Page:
Posted by: Kimberly J. McCloskey | January 14, 2011



Seymour … what an odd name for the cat we “saw less” rather than more, but… we didn’t name him. He didn’t start out as our cat.

Seymour’s story with us began in the middle of his life. We had moved to a new neighborhood with some nice, animal-friendly neighbors. They were renters and had a dog and essentially two cats – one indoors and one outdoors. Of course we saw Seymour around their yard and asked about him… we like to know the neighborhood cats and where the belong.

Our neighbors told us the story of how Seymour came into their lives. They had previously lived at another house that had cement block walls around their back yard, and one day, there was Seymour in their back yard. They never knew if someone dumped him back there or if the little guy (he was just a bitty kitten at the time) had scaled the walls to find a safe haven. Also, there were neighborhood kids who, well, probably didn’t need access to a defenseless kitten. So our future neighbors took Seymour in and had him fixed and declawed. However, Seymour apparently had other ideas and tore up curtains and carpets and other things in an effort to get out of the house. Eventually our future neighbors complied and let him live outside. Then they moved to what eventually would be our shared neighborhood where we all met each other.

Meanwhile, Seymour is a scardey cat. Yes, we would see Seymour, but usually he was hiding behind something or dashing from one place to another. He was friendly with his human-man and the dog, but Seymour just didn’t trust anybody else. He was almost a non-event, taking care of himself and staying out of everyone’s way.

Well, one day our neighbors told us they bought a house and were moving. They were only moving two blocks away, but would be located on a busier, main road. They were concerned about taking Seymour with them because he had been at this house most of his life and they were afraid he would try to return to this house and/or get run over by a car on the busy road. Additionally, they had a pond butting up to their back yard so they were worried Seymour might just get snatched up by the resident alligator (yes, we lived in Florida at the time). So our soon-to-not-be-neighbors-anymore asked if we — being cat lovers — would take care of Seymour. No, they never took him to the vet, it was just a matter of feeding him. Hmmm.

Of course we said yes… like we would let anyone abandon a cat!

But I didn’t realize how challenging it would be to befriend this cautious guy!

Over the course of several months (fortunately their house remained empty) I had to gain Seymour’s trust and slowly lure him into our yard. It started with calling his name and shaking his kibble, and setting it down on the far side of the neighbor’s yard from my house. Then I would retreat to my house and watch until Seymour would crawl out from under a shed and come for his food. Each day I stayed a little bit closer to him, talking to him the entire time he ate. And every couple of days I would move the food dish closer to my house. If I moved it too much in one attempt or if I was too close for comfort, he wouldn’t eat. I believe it took about a month to get him eating on our back step.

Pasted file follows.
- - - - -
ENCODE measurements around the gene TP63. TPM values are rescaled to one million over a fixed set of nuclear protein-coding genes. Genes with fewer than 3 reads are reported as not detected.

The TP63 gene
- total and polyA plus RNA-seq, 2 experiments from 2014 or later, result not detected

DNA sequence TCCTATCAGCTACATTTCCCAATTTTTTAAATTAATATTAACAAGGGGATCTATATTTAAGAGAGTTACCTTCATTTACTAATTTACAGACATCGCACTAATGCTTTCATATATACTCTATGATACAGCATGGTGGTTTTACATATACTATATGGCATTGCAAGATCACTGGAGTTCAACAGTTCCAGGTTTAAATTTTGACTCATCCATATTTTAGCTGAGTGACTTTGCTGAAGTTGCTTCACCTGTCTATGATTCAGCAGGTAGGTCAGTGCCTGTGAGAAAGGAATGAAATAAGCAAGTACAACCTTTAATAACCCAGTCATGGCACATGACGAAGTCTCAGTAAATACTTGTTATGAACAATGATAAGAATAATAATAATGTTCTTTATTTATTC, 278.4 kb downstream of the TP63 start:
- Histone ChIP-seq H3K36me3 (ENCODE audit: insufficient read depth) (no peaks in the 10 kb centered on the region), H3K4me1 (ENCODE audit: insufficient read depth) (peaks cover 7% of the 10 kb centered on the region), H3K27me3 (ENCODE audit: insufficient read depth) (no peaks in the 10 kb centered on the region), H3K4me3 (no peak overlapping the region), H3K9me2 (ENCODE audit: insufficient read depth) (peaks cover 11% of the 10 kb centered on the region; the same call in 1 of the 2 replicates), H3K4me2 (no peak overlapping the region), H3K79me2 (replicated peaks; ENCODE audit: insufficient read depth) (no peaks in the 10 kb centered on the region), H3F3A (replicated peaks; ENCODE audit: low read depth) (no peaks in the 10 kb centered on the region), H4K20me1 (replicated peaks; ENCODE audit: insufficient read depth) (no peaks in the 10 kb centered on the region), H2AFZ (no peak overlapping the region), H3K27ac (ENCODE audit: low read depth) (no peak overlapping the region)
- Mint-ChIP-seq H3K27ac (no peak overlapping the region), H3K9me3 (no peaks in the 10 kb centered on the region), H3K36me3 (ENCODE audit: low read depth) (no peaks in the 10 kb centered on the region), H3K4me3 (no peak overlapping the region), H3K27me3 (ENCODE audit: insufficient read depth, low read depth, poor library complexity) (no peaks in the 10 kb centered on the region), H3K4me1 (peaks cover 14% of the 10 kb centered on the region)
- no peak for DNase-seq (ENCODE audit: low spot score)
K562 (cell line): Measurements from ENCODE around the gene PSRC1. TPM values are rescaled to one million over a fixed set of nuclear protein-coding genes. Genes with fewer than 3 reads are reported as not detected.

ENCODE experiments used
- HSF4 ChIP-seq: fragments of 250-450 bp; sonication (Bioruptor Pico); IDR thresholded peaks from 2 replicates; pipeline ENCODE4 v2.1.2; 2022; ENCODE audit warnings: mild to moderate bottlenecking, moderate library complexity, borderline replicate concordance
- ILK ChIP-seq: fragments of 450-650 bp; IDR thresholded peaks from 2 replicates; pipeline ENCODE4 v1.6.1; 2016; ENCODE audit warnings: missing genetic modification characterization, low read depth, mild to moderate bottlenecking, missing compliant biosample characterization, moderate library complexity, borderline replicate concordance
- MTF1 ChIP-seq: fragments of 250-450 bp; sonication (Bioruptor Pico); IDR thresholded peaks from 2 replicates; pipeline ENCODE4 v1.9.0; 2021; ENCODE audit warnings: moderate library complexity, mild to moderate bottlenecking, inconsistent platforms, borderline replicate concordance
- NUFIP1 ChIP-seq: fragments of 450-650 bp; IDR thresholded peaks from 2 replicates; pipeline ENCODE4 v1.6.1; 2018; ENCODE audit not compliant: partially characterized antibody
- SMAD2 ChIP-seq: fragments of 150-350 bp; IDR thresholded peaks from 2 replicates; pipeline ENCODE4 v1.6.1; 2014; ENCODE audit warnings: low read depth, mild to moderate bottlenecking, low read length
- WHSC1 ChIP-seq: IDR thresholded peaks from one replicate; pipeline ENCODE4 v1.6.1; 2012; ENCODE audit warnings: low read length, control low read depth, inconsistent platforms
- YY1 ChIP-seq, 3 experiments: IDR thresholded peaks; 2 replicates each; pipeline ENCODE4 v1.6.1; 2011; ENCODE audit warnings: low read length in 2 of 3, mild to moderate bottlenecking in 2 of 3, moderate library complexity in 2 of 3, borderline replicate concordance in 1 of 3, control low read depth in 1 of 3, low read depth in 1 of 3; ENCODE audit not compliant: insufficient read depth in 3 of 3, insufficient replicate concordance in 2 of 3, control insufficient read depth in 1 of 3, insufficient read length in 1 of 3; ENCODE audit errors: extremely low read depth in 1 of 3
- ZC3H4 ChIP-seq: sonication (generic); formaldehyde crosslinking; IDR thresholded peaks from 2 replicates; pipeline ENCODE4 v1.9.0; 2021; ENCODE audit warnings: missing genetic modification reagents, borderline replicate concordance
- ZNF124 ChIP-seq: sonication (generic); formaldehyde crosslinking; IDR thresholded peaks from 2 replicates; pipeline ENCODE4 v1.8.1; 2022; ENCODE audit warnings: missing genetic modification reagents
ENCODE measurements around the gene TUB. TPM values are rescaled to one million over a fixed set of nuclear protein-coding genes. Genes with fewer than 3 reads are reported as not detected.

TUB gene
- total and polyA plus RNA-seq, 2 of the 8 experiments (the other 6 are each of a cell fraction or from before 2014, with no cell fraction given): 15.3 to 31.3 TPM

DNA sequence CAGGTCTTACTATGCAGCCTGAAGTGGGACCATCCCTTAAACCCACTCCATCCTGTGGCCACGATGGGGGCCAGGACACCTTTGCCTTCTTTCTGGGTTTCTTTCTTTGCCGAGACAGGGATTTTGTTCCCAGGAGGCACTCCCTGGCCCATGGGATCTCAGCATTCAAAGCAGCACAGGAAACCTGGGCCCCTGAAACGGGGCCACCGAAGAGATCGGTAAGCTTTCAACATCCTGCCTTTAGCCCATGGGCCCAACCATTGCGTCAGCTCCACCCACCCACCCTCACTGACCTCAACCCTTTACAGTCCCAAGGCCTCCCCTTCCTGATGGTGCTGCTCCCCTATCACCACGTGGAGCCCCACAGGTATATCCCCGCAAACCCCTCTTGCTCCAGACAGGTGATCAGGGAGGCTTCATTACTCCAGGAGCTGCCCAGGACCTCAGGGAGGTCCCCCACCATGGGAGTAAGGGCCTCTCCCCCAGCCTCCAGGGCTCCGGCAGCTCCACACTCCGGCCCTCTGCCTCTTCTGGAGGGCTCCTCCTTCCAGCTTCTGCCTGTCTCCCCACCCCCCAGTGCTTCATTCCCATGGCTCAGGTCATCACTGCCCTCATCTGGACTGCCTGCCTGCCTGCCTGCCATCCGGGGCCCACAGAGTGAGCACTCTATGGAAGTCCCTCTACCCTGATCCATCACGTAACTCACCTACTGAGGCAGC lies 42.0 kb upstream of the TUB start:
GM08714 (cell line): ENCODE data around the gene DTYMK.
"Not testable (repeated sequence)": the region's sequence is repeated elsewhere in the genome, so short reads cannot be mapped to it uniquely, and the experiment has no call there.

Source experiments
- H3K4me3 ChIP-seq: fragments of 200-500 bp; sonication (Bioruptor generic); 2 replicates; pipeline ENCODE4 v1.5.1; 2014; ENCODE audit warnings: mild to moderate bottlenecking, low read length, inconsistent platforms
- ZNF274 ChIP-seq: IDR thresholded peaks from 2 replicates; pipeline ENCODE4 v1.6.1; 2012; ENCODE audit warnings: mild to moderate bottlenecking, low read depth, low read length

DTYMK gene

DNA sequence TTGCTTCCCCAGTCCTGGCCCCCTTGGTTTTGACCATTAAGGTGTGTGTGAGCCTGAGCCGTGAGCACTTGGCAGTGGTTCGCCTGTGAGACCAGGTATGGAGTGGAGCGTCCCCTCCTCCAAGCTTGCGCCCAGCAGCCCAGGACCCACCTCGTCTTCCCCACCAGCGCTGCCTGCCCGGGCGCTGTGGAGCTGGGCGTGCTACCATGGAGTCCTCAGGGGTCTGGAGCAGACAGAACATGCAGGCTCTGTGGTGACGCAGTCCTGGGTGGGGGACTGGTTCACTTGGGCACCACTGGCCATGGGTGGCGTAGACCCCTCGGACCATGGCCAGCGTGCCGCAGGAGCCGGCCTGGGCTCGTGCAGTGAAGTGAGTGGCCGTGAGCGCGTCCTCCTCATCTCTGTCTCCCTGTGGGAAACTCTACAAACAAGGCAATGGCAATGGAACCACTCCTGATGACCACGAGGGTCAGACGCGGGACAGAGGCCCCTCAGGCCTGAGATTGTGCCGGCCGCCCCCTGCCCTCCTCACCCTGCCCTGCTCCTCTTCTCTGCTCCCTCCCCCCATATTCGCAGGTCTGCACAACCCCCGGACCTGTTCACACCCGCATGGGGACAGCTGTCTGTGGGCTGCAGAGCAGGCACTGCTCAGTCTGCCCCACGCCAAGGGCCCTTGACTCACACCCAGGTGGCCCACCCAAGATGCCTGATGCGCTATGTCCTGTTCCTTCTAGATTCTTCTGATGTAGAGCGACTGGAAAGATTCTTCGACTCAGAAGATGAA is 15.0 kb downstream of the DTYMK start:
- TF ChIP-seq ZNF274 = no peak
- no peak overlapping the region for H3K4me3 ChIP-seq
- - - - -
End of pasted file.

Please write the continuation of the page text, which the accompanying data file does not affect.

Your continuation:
Touching him, well, that wasn’t happening. I think it was another two months before I was first able to touch him. But throughout all of this, he learned that we were now the ones caring for him and we fed him like clockwork. He learned the routine and even began bringing us delights like dead birds and snakes.

Then hurricane season picked up and we became concerned for Seymour’s safety. We’d never actually had an outside cat before and well, yes, we were attached to him! He was such a sweet boy, you could just see it in his eyes. He was just really shy and cautious and who could fault a guy for that! So the decision was made we needed to trap him, get him checked out at the vet, and bring him in.

After several failed attempts and also the landfall of Hurricane Charley, we finally got Seymour trapped, vetted, and returned to our home.

We kept him in my office separate from the others. That first night, I took a book and sat on the floor to read, just to be in the room with him. And would you believe that he came right to me? At first I was a bit cautious because  I’d hardly been able to give this kitty any love or affection while he was outside (I said “touch” earlier, I never said “pet”). But he came over to me, sniffed me and my book, and proceeded to curl up next to my leg on the floor — touching me!  I couldn’t believe it!  It brought tears to my eyes!  His first night in our home he came to me like he’d been doing it all his life. What a special boy!

Seymour was a special boy.  He never figured out why the other cats liked cat grass or played with toys, and it took him a long time to understand that it was okay to get comfy on the sofa or the bed. He never meowed… he was the silent cat. And he was very well-behaved around all the others (I’ll tell you more about him and Natasha-Fuzzy some other time). And even though he eventually trusted Rob and I as much as he could possibly trust anyone… whenever someone else entered our home, he would go into hiding and stay hid. If it was a woman, it would sometimes take him a few days to be relaxed around me again. But fortunately we didn’t have a lot of visitors, so this wasn’t a problem. He was the closest thing to a feral cat we had ever dealt with up until that time, and I have to say that it was not a bad experience at all. We’re so glad we gave that boy a chance even though his previous owners said Seymour wanted to be outside and would tear up the house — we never ever saw that behavior in him. As a matter of fact, when a door to the outside of the house would open, he would run in the opposite direction! If ever a kitty wanted to be a house cat – Seymour was the one.


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